Synchronized calcium oscillations likely represent neuronal network activity

In order to explore the nature of the recorded calcium oscillations, we performed additional experiments. First, treatment of co-cultures with tetrodotoxin (TTX), an inhibitor of voltage-gated sodium channels, completely blocked all calcium oscillations (Fig. 4a), suggesting that calcium oscillations are a secondary effect to voltage-gated sodium channel mediated action potentials. Moreover, this observation excludes astrocyte-induced calcium oscillations in our model39. Furthermore, we measured spontaneous postsynaptic currents (sPSCs, Fig. 4b) in co-cultures compared to monocultures. The spontaneous electrical activity represented synaptic events because the burst firing was completely abolished in 5 out of 7 cells by combined application of the competitive AMPA/kainate receptor antagonist CNQX (20 μM) and competitive NMDA receptor antagonist DAP5 (50 μM) in the recording buffer during 5 minutes (data not shown). Co-cultures displayed more bursts of postsynaptic events (86.4% of cells) than monocultures (7.9% of cells) 5 weeks after final plating (Fig. 4c). More specifically, monocultures were mainly inactive (47.4% of cells compared to only 4.5% in co-cultures) or only showed sparse activity (44.7% of cells compared to 9.1% in co-cultures). These patch clamp experiments confirm that bursts of activity increase as cultures become more mature40. Finally, the frequency of sPSC bursts is similar to the frequency of calcium oscillations in both conditions (Fig. 4d), while there is a clear difference in frequency between the two cell culture conditions (Fig. 4d). These findings strongly suggest that synaptic network activity underlies the synchronicity of the calcium oscillations in the iPSC-derived neuronal co-culture network.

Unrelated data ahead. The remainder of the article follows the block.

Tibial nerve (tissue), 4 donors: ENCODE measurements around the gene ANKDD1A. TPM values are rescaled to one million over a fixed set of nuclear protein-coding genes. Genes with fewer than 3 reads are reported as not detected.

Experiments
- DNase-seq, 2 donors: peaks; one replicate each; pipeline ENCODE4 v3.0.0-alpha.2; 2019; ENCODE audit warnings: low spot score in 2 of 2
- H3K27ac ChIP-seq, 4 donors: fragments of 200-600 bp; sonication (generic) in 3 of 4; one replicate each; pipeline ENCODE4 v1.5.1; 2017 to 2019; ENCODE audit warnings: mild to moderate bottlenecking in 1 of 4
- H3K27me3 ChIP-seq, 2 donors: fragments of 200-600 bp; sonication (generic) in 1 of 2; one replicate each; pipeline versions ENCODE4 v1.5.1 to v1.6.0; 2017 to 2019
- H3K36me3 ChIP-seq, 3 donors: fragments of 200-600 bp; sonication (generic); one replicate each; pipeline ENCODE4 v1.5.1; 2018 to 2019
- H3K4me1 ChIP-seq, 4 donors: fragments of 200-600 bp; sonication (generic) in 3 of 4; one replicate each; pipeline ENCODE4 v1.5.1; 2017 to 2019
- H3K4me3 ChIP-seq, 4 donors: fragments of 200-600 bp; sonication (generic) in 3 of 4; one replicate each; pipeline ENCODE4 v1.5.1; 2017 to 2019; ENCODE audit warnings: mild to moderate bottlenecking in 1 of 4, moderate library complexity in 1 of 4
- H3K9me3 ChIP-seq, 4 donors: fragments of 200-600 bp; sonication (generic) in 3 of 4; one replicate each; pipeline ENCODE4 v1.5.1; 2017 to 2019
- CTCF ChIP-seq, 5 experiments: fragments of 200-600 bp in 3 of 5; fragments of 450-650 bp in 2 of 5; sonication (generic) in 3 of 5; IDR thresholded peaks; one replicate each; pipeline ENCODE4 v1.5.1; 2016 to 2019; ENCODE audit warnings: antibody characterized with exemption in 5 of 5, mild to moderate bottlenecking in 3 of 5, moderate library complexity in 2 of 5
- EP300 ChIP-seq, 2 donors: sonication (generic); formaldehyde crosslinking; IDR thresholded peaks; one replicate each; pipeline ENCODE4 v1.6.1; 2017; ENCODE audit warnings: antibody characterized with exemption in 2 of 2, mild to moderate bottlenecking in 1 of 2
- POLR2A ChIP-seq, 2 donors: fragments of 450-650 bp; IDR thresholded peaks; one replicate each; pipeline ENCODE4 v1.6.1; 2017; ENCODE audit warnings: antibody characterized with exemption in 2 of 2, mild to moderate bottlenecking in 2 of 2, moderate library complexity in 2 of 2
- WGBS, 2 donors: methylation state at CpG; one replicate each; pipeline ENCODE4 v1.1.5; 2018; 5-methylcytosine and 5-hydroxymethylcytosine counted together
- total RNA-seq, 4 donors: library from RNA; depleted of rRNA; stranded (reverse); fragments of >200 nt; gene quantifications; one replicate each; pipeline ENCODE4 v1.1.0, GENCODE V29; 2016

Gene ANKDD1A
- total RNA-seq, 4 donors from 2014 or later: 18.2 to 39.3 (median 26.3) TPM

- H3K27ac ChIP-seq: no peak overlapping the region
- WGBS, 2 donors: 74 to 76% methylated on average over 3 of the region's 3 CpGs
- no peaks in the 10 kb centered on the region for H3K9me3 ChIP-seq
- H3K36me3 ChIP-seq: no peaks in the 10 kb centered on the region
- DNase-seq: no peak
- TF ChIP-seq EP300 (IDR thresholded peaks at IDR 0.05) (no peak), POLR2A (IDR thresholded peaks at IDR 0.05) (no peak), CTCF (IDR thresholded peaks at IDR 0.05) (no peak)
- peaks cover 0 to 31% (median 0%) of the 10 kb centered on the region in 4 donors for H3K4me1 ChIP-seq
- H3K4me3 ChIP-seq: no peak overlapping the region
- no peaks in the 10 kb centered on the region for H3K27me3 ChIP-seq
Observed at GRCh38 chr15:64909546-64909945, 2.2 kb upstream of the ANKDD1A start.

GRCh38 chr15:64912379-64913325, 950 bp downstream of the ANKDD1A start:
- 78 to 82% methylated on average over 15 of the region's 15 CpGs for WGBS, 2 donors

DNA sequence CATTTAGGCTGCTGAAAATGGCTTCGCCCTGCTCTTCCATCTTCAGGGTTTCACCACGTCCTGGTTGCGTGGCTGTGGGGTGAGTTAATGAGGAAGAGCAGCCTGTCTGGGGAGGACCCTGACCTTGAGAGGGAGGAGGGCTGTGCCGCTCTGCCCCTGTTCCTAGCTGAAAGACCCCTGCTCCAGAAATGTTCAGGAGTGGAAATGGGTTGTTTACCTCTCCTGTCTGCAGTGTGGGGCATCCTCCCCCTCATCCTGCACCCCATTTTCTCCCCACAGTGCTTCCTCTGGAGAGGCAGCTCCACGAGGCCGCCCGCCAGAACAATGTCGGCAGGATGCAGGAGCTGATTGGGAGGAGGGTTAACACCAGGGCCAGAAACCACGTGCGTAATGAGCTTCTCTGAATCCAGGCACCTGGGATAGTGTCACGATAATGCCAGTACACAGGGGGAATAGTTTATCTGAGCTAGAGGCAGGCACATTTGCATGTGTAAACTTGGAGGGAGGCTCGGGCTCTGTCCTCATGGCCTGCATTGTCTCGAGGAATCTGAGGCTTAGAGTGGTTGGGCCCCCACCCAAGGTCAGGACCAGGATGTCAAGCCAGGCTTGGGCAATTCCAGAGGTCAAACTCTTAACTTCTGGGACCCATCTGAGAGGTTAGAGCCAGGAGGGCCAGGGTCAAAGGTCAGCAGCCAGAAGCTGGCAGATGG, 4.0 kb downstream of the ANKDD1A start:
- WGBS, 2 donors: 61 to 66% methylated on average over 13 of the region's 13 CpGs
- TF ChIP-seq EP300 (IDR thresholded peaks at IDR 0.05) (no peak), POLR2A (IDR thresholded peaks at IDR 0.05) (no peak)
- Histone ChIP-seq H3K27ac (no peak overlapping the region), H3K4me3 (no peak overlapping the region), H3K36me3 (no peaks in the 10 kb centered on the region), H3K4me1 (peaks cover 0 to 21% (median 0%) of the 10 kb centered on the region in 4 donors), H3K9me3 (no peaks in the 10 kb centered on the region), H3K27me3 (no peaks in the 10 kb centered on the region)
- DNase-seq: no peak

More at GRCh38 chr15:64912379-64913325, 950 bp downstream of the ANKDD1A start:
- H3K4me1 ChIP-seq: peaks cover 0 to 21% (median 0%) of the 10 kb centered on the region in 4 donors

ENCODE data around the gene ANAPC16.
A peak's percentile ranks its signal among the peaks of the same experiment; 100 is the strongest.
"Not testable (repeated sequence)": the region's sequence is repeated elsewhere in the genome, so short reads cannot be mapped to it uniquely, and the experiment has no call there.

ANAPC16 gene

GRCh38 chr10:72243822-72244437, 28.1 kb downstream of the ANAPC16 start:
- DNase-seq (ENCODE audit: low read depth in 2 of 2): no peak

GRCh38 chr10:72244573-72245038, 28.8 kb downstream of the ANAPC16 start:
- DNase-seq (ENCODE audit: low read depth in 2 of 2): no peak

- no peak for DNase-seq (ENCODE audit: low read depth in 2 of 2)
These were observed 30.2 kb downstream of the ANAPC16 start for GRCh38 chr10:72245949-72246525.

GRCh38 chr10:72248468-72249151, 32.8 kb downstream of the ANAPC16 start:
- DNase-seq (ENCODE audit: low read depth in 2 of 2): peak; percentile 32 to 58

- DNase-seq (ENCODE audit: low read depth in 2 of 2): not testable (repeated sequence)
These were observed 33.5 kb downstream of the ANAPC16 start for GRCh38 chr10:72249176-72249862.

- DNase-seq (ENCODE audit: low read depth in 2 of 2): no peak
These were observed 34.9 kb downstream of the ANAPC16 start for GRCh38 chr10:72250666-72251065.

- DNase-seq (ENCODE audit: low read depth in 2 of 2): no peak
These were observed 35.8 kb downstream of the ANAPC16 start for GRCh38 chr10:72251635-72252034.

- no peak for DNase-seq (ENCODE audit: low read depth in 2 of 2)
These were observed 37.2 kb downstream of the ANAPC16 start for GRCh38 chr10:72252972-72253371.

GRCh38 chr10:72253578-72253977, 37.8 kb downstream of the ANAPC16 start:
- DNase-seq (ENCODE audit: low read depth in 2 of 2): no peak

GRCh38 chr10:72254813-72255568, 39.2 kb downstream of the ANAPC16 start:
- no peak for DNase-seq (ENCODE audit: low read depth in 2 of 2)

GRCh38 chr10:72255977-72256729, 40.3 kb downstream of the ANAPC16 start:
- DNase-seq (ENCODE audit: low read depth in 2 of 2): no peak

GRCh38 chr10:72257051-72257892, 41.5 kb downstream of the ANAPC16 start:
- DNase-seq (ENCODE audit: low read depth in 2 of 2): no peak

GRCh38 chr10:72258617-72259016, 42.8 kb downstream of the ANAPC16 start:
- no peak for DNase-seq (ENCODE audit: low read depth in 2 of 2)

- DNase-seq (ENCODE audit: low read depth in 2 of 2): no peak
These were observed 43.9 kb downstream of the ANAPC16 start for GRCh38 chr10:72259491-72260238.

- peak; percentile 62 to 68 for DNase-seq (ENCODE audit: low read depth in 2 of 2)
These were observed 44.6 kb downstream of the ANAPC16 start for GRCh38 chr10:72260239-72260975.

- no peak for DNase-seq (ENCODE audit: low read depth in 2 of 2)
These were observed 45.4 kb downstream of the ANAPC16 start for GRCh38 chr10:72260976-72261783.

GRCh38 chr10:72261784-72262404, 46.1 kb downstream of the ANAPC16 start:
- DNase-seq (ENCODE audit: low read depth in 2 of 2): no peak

Figure 4
Figure 4

Synchronized calcium oscillations represent neuronal network activity (a) Representative traces of live cell calcium imaging recordings in 5 week old cortical neuronal co-cultures, FLUO-4 intensity is shown over time (61 frames per minute). After 200 frames cells are exposed to tetrodotoxin (0.1 μM) followed by addition of glutamate (30 μM) after 200 frames, resulting in a large calcium influx. (b) Representative traces of patch clamp recordings of sPSCs showing sparse sPSCs (upper trace), sparse bursts of sPSCs (middle trace) and frequent bursting (lower trace). (c) Co-culture with primary human astrocytes + DAPT increases the percentage of cells with sPSC bursts compared to control (no DAPT, no astrocytes). “No activity” represents up to five single sPCSs per minute, “sparse activity” reflects 5 or more single events or less than one burst per minute and cells bursting at a frequency higher than one burst per minute are labeled with “frequently bursting”. Number of cells per cell culture condition n ≥ 22, from ≥2 differentiations. (d) Frequency of sPSC bursts per minute in co-cultures with primary human astrocytes + DAPT or neuron-only cultures equals the calcium oscillation frequency (Two-way ANOVA, p = NS for the respective cell culture conditions), while culture conditions induce significantly different bursting frequencies (Two-way ANOVA, p ≤ 0.0001). sPSC frequency: number of patched cells per cell culture condition ≥ 22, from ≥2 differentiations, calcium oscillation frequency: n ≥ 6 from ≥2 differentiations. Mean + SEM, ***p ≤ 0.0001.